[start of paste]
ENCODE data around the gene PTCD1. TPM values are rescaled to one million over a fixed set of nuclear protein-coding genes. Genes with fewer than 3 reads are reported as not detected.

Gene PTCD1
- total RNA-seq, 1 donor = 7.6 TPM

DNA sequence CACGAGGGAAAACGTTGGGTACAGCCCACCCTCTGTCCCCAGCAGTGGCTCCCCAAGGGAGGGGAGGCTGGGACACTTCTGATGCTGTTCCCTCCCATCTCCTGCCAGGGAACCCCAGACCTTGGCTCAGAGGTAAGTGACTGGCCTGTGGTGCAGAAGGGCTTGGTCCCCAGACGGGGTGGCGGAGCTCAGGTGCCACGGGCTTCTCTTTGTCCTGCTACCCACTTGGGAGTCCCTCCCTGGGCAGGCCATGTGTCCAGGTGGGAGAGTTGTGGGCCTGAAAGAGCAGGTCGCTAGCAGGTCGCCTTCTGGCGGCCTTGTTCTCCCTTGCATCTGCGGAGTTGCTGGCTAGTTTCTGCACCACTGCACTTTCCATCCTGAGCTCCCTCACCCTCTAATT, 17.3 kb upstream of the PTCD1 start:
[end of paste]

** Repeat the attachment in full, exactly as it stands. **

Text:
ENCODE data around the gene PTCD1. TPM values are rescaled to one million over a fixed set of nuclear protein-coding genes. Genes with fewer than 3 reads are reported as not detected.

Gene PTCD1
- total RNA-seq, 1 donor = 7.6 TPM

DNA sequence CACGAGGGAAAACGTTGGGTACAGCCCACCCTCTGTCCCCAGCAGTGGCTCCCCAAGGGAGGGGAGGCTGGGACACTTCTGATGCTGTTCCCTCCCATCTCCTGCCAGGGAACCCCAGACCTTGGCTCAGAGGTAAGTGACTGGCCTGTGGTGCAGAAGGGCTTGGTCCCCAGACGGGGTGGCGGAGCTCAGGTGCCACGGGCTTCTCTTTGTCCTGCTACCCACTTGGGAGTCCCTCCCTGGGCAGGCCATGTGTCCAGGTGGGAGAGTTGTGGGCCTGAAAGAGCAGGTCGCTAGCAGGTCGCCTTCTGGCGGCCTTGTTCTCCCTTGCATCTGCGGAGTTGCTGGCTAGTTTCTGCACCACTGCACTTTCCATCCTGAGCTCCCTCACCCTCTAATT, 17.3 kb upstream of the PTCD1 start: